By Ed Brock
By today Clayton County sheriff's Capt. Samuel Smith will be looking back on a week he's been planning for years.
It was the Southern Police Institute Alumni Association's annual conference and as SPIAA president it was Smith's turn to host it.
"This morning was real, real good," Smith said Tuesday after the convention's opening ceremony.
In 1998 Smith graduated from a 12-week administrative office course at the institute that is based at the University of Louisville in Kentucky. The theme for this year's conference is "Safety On Our Minds."
About 151 SPIAA delegates came from all over the nation to the week-long convention with 106 family members for leadership training by instructors like William F. Walsh, the current director of the institute.
"We support the alumni association and they support us," Walsh said. "The only reason we're in existence is for our students. Our students are our legacy."
Thus the need for the continued training to assure the quality of the education provided by the institution that was founded in 1951. In return the alumni also collect money for scholarship programs and often send other officers under their command to the institute.
Indeed, Smith's boss Sheriff Stanley Tuggle is also a SPI graduate.
"We've been working on (the conference) for three years," Tuggle said. "Planning was the biggest thing and we took our time to do that."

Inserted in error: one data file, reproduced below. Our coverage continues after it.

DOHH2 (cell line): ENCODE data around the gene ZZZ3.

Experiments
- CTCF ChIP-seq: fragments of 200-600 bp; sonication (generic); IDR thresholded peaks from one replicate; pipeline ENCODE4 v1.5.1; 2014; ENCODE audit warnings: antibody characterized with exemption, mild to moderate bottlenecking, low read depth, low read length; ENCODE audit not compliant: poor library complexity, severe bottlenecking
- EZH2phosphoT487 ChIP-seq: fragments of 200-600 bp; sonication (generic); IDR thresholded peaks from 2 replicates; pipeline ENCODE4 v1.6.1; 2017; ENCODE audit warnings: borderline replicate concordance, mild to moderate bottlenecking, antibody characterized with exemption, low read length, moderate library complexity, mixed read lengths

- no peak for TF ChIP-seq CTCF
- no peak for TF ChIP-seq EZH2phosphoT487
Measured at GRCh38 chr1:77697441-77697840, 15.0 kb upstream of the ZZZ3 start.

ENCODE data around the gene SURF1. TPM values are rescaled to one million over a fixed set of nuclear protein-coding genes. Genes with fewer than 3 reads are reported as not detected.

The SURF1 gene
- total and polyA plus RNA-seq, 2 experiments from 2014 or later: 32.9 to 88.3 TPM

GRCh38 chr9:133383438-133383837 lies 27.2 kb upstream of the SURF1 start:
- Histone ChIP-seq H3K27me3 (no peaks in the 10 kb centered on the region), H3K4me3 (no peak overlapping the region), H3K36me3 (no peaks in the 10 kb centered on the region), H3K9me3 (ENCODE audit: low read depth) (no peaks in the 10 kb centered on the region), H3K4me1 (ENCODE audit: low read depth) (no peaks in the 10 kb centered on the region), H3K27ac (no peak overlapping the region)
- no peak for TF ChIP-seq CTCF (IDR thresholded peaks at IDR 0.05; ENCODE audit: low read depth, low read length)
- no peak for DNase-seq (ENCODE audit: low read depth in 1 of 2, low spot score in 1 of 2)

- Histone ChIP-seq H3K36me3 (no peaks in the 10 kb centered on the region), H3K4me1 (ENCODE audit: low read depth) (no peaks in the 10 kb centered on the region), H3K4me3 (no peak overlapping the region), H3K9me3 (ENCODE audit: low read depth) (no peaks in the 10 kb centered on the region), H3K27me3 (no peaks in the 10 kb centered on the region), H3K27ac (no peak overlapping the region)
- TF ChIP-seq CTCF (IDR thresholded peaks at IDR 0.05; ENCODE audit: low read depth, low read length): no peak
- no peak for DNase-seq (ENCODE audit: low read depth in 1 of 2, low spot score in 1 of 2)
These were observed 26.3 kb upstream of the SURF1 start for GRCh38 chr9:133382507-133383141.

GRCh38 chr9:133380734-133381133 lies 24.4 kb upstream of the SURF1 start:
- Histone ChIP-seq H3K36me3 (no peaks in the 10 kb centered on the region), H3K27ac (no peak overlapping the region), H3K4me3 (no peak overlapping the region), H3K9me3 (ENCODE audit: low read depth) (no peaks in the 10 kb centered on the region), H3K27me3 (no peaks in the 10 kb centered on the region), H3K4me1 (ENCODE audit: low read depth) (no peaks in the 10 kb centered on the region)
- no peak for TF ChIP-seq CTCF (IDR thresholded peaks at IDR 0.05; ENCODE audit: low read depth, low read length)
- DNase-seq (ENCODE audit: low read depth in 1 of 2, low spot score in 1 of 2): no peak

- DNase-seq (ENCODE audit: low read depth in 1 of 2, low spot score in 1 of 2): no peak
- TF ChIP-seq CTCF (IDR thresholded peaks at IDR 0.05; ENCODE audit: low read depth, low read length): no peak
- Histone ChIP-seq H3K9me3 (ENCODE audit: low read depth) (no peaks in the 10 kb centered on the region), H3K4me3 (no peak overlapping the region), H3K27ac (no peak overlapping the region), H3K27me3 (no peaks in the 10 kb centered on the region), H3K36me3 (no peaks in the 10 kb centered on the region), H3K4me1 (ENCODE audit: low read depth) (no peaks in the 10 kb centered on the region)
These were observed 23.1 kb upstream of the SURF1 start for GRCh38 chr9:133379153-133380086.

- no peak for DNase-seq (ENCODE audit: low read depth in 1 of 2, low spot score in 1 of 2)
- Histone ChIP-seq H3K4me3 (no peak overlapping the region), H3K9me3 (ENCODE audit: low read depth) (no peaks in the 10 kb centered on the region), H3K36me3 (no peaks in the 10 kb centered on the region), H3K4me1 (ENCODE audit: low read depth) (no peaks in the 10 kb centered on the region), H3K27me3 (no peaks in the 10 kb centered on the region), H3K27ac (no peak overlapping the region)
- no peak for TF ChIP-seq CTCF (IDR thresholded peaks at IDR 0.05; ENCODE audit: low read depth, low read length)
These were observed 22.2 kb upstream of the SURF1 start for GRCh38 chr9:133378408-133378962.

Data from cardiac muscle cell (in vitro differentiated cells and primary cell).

The next biggest thing was fundraising for the event, which was accomplished through cookouts, raffles, dress-down days and a paintball tournament. That, in addition to the $270 registration fee, paid for the cost of the convention.
They also received donations of items such as Braves baseball tickets and tickets to Stone Mountain, items that came in handy when providing entertainment for the delegates' families.
"You're entertained all the time you're here. You have lots of outings to keep you going," said Liz Turnbaugh, wife of Deerfield, Illinois police Commander David Turnbaugh.
Turnbaugh, a 1981 graduate of the institute, said he has attended all but one of the conferences since he graduated.
"It's always a big event for me," Turnbaugh said.
Not everything was good about this conference, Turnbaugh said.
"The worst part of the trip was that the Cubs lost (to the Braves)," Turnbaugh said.
Police from local departments also attended the conference.
"I'm the first person from Forest Park to go (to the institution)," said Forest Park police Capt. Tommy Orr who graduated from the institute last year. "The toughest thing (about attending the institute) is three months away from home."
The conference gave him different views on leadership, Orr said.
It was 1976 when the SPIAA conference was last held in Atlanta, and at that time it was also held in Clayton County.
Other instructors for the conference were First Capital Technologies President and CEO Sam Kharoba, University of Louisville Professor Gennaro Vito, Louisville Metro Police Assistant Chiefs Terri Winsted Philip Turner, retired New Scotland Yard Commander Les Poole (now a training consultant based in New York) and Kentucky State Police Legal Advisor Terry Edwards.